Basic Search tips

Search within a SharePoint can be a bit of
a challenge as I found out the last few days, so I decided to make a nice overview
about what you can do with ‘search’ and what can’t do (with some nice examples). So
in a small series of what you can do this is the first, with some basic info about
the search and its properties.

According to this MSDN article
there are 3 values that can be passed in the URL to the search results webpart, in
order to define your resultset. The first property: K, which should contain your searched
value (it says you can only use one value for this property). Next is the V, that
can be filled either with relevance or with date, and determines the sorting of the
results. And the final value is start, which contains the starting page of the results.

Here it looks like the MSDN article is a bit
out dated, since most of you knows the S property for the Scope.  So
actually there are four properties (that I know of):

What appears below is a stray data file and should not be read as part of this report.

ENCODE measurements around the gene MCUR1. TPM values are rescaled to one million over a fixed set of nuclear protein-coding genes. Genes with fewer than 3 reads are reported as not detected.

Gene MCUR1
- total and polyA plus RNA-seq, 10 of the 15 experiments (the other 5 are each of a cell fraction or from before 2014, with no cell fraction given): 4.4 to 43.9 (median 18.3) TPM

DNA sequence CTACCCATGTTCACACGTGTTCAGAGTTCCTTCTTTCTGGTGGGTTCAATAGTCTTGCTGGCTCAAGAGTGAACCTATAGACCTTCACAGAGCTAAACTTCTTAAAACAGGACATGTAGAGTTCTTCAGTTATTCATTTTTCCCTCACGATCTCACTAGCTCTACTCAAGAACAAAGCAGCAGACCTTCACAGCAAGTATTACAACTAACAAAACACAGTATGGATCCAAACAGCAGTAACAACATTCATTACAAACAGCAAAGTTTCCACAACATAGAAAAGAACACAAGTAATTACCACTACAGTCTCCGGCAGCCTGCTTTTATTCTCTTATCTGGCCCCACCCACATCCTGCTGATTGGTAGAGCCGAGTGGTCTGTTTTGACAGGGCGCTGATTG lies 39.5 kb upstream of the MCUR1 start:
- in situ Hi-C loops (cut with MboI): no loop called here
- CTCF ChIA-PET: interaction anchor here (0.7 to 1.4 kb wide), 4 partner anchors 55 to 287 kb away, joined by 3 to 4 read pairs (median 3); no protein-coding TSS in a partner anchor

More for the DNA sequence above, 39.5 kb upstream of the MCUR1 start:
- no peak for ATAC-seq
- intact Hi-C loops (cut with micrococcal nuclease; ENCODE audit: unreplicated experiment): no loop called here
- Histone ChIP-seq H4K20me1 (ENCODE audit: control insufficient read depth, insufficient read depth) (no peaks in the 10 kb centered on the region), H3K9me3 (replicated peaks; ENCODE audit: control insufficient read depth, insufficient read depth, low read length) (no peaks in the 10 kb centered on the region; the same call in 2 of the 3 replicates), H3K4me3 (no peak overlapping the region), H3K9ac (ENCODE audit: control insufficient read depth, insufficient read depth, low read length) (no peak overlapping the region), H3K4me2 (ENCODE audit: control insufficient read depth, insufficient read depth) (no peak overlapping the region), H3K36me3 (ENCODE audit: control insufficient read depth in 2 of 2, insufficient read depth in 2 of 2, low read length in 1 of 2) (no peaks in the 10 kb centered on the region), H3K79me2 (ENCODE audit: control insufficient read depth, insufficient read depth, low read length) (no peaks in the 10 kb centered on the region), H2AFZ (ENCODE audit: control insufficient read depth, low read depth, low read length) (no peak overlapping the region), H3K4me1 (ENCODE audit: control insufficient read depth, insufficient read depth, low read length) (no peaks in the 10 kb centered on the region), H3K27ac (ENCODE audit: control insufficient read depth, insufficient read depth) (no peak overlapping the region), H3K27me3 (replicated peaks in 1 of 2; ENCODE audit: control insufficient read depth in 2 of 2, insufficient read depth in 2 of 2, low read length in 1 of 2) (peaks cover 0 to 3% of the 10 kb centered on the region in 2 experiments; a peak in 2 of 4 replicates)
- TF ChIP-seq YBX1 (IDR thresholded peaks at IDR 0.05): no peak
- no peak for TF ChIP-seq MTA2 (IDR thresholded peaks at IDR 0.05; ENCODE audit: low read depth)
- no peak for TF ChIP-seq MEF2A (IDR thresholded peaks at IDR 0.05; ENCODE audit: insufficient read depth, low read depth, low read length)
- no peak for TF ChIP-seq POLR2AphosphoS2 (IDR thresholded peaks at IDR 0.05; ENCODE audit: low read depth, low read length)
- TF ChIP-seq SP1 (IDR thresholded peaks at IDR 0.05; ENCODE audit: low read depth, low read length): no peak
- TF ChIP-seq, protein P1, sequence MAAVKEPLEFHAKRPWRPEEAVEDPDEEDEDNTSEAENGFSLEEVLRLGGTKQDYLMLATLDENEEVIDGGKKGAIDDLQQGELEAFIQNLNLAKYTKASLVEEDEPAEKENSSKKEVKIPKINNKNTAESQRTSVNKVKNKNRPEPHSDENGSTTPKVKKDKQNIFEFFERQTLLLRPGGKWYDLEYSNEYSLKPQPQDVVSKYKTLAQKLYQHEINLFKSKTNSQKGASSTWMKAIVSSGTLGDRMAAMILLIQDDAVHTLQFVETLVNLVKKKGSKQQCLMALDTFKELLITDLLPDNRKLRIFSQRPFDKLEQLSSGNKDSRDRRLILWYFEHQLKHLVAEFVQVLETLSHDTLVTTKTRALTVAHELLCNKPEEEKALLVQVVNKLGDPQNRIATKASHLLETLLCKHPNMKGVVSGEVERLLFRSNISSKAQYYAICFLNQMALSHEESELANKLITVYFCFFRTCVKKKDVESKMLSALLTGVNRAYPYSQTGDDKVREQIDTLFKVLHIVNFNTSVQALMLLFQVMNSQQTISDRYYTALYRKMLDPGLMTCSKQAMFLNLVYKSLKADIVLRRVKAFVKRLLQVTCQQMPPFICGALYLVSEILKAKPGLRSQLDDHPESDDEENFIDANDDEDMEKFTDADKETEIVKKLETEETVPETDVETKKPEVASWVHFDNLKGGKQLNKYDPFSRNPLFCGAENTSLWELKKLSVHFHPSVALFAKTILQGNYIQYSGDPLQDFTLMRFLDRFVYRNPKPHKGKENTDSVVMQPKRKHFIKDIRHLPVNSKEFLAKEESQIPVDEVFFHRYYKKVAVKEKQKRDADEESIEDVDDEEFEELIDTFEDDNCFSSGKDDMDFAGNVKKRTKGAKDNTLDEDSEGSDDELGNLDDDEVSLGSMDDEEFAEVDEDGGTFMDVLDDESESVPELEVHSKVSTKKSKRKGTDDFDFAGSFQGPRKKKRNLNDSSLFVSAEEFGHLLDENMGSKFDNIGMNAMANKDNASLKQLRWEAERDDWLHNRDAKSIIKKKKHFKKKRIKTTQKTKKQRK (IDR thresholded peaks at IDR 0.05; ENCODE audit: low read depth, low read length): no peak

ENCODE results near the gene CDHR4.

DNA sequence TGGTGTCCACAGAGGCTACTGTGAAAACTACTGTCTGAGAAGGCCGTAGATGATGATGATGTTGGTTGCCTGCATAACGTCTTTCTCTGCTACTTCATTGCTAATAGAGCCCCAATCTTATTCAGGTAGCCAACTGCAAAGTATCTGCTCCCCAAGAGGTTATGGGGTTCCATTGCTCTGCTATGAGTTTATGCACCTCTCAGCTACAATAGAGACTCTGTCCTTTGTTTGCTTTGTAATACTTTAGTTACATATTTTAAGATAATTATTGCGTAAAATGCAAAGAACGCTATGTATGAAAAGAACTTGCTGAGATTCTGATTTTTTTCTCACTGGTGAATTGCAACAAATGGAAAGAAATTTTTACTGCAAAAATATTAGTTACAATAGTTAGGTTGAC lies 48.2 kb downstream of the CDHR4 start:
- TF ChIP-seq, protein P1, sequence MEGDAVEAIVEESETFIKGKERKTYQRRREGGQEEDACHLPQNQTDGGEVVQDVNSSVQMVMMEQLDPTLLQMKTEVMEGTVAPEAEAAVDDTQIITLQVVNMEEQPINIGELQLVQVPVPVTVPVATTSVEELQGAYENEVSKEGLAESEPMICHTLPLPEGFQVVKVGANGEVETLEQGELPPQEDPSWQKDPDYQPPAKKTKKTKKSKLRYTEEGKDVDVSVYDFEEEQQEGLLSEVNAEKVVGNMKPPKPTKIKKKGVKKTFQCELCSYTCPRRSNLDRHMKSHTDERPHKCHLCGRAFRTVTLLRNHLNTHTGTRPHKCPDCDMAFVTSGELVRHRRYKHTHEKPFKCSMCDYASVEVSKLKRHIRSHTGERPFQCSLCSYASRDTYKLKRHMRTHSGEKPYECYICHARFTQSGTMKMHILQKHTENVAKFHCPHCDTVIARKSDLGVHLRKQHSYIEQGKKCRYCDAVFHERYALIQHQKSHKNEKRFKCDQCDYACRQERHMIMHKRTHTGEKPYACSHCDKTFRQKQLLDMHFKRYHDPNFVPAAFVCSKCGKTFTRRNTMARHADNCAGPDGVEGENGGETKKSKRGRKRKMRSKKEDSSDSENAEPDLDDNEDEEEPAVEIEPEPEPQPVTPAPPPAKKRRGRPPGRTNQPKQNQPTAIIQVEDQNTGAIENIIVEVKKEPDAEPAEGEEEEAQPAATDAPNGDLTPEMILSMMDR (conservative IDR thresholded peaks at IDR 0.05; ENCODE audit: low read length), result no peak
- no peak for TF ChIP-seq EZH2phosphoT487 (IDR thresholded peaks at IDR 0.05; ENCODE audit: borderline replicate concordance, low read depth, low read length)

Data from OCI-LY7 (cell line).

Property

Description

K

Specifies
the searched value

V

Specifies
the sorting of the result set

Start

Specifies
the starting page

S

Specifies
the scope in which will be searched


 

Luckily for us the K query string allows us
to actually do a lot more than just passing the searched keyword. It also allows the
use of and + for
excluding or including additional terms.

Property

Description


Excludes
a term

+

Includes
a term


 

Not only does the K property allows you to
pass search words, it also allows you to use MetaDataPropperties, (that will be discusses
in the next post).

The sorting of a result set  is
something where SharePoint lacks the properties you want it to have, you can’t sort
on date / name, so you actually have to find yourself a nice hack (that will be discussed
in the 3th post).

The starting page is something I have never
used before, that part is completely handled by your paging control.

The Scope property however is something that
you will learn to love, it allows you to create scopes, and those will help you create
a better result set. For instance you have a list where you store all your orders,
and you want to search that. Scopes allow you to specify the result set. Not only
by location but with ANY!  MetaDataPropperty
that has it enabled.

So the next post will be all about MetaDataPropperties,
that will allow you to search not only the common used properties, but everything
you want. (it will also explain how you can use custom properties in your search results).


 

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